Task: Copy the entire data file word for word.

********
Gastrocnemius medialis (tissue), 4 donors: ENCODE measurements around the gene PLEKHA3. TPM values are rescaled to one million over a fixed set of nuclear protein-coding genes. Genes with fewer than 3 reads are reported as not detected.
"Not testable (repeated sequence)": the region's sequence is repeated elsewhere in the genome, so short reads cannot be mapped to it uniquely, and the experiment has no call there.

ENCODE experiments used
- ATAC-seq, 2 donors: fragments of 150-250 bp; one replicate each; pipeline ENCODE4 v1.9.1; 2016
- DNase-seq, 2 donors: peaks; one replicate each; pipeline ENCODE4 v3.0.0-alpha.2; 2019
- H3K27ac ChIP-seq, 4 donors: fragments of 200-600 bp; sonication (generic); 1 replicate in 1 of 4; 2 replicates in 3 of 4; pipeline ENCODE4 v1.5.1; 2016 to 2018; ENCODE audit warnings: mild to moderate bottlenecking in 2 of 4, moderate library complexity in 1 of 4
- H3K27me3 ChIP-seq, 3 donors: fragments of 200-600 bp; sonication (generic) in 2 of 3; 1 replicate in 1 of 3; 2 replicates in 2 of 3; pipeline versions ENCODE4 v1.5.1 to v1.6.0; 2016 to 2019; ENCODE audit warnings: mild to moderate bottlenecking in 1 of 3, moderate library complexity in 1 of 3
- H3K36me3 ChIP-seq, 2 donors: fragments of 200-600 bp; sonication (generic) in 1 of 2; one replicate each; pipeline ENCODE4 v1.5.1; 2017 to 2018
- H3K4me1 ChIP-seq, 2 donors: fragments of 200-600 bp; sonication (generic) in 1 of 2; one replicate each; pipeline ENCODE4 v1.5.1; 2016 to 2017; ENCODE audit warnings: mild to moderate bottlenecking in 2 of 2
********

Gastrocnemius medialis (tissue), 4 donors: ENCODE measurements around the gene PLEKHA3. TPM values are rescaled to one million over a fixed set of nuclear protein-coding genes. Genes with fewer than 3 reads are reported as not detected.
"Not testable (repeated sequence)": the region's sequence is repeated elsewhere in the genome, so short reads cannot be mapped to it uniquely, and the experiment has no call there.

ENCODE experiments used
- ATAC-seq, 2 donors: fragments of 150-250 bp; one replicate each; pipeline ENCODE4 v1.9.1; 2016
- DNase-seq, 2 donors: peaks; one replicate each; pipeline ENCODE4 v3.0.0-alpha.2; 2019
- H3K27ac ChIP-seq, 4 donors: fragments of 200-600 bp; sonication (generic); 1 replicate in 1 of 4; 2 replicates in 3 of 4; pipeline ENCODE4 v1.5.1; 2016 to 2018; ENCODE audit warnings: mild to moderate bottlenecking in 2 of 4, moderate library complexity in 1 of 4
- H3K27me3 ChIP-seq, 3 donors: fragments of 200-600 bp; sonication (generic) in 2 of 3; 1 replicate in 1 of 3; 2 replicates in 2 of 3; pipeline versions ENCODE4 v1.5.1 to v1.6.0; 2016 to 2019; ENCODE audit warnings: mild to moderate bottlenecking in 1 of 3, moderate library complexity in 1 of 3
- H3K36me3 ChIP-seq, 2 donors: fragments of 200-600 bp; sonication (generic) in 1 of 2; one replicate each; pipeline ENCODE4 v1.5.1; 2017 to 2018
- H3K4me1 ChIP-seq, 2 donors: fragments of 200-600 bp; sonication (generic) in 1 of 2; one replicate each; pipeline ENCODE4 v1.5.1; 2016 to 2017; ENCODE audit warnings: mild to moderate bottlenecking in 2 of 2